What was something that surprised you while writing this book?
The biggest aha! moment for me was finding out that portfolio allocation, as we’ve typically talked about it, isn’t a big concern. Advisers will tell you that, before retirement, you should be at least 60% in stocks; but the moment you reach retirement, you ought to be 50-50 or even switch to 60% in fixed income and 40% in equity (stocks). That’s a rule of thumb and every adviser is still telling people to do that. But the percentage of the population where that actually makes a difference is so small. In fact, you should be more aggressive.
You consider a lot of financial strategies for retirement. Is there one you’d most like to recommend?
Yes, number one, delay claiming Social Security retirement benefits. That’s an easy task; people just don’t do it. Approximately 60% take it at age 62. At 70, you would get a 30% increase in the monthly payment.
If you don’t want to wait until 70, I get that. But bare minimum, take it at full retirement age to get the full benefit. For me, that’s 67. For someone older, it might be 66 or 65.
Thirty percent more is a lot.
Only 3-5% of people wait to take retirement benefits at 70. No matter how much incentive the government puts in there, they know people tend to take it early. They know. Look at them as a casino – they win. The Social Security Administration doesn’t do a very good job of telling people, You really need to delay this.
Please explain how your approach in this book is distinctive.
In financial planning, the majority of the research is all simulation of fictitious people. You have $1 million and they run a simulation to see if you’re going to make it.
I don’t like that idea, so I went to the Census Bureau for data. This census data is not taken every 10 years, but continuously. It’s on a group of people they’ve followed since the 1980s. I took a more recent snapshot of that, looking at people who are already retired and already taking Social Security. Then I matched it with another data set from the Bureau of Labor Statistics, which goes and finds out the actual expenses, all kinds of living expenses. And then I map all of the different age groups. And I try to answer, Are they going to make it or not?
You define “success” as having at least one penny to your name at death. Do your clients ever see it that way?
No, they don’t. People always have something else in mind. Clients who can afford financial planning services will typically talk about having something for their family.
The biggest conflicts I see working with clients who are about to retire are: They want to pay for the children’s education or a child’s wedding. Oftentimes I have to tell clients, No, you just cannot do that.
Do regular people need to understand “scaling factors”?
They do. The scaling factor is a measurement based on the average living expenses for their state. You’d better not spend double the average amount because that’s just going to eat up your resources very quickly.
You need to find a way to stretch your resources as long as possible. A reverse mortgage could be a good strategy, but I say downsize. Downsize quickly to save on heat, electricity and all of that. Or move to a lower-cost-of-living state.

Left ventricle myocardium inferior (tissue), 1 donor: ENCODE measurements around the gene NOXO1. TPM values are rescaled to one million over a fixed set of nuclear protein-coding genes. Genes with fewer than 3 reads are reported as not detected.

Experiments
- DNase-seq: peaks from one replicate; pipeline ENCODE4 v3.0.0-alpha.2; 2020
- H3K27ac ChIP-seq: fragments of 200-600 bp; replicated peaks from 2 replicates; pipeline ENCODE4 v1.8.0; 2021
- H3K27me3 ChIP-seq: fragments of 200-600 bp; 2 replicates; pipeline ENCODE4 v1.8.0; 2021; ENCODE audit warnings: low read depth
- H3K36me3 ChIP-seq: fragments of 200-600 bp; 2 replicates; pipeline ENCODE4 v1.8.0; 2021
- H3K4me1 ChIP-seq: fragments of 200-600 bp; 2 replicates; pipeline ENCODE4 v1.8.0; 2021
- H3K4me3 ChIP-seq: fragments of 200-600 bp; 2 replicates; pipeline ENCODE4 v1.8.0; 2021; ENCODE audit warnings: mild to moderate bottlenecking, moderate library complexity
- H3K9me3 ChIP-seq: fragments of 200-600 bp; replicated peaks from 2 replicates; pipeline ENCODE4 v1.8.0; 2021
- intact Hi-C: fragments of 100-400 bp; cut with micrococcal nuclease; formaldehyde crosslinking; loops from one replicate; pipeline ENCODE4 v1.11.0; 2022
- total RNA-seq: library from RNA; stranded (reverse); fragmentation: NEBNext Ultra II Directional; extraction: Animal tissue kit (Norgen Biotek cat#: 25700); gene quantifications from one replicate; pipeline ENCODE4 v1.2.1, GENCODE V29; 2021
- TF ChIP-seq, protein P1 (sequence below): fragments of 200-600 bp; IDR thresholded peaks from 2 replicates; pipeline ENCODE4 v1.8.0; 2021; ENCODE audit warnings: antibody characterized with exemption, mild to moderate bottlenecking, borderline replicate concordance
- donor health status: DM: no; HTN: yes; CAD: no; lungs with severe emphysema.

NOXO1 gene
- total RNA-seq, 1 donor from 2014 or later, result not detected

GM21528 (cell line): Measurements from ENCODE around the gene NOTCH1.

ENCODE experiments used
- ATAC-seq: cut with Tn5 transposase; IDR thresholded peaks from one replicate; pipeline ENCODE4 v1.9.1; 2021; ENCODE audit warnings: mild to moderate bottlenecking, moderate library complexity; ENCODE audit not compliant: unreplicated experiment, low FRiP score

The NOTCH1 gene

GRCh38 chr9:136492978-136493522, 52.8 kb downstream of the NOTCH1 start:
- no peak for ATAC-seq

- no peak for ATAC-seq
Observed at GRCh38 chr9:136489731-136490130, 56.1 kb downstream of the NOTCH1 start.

Your top five least expensive states to retire in are totally different for singles and couples, with no overlap. How could that be?
Again, those are all based on a survey that the U.S. government conducted. It’s different depending on expenses for one person versus two. You have to really do your homework before you make that migration.
But remember, we should not be planning just for two people. We also have to plan for one, from the very beginning. In the data set, about 80% of the single retirees are women, and most of them are widows. Most of these singles households, these widows, outlive their assets.
Another strategy you raise is moving in with family.
In the old days, we tended to have seniors living in homes with us and multiple families living under one roof. I think that’s a good idea that we really need to take into consideration going forward. We have to not be so individualistic. Seniors will avoid loneliness, and it will be a benefit for the whole family spiritually, socially.
I would encourage people to do it, although my in-laws and my parents don’t like that idea. They have lived with their in-laws and had a terrible experience, so now they don’t want to bother their kids. But I feel like that’s the only solution, for many families, that will get us out of the state funding crisis for homeless seniors.
So be nice to your kids. Be nice to your friends and family because that might be your last resort. Or you might offer your home to others. Those are all good options to consider.
Chia-Li Chien is an assistant professor and director of the financial planning program in the School of Management; a succession program director at Value Growth Institute, a business succession consulting practice; a frequent speaker about succession and retirement planning at national conferences; and a board member for various national financial service associations. She holds a doctorate in financial planning and is a Certified Financial Planner as well as a Project Management Professional.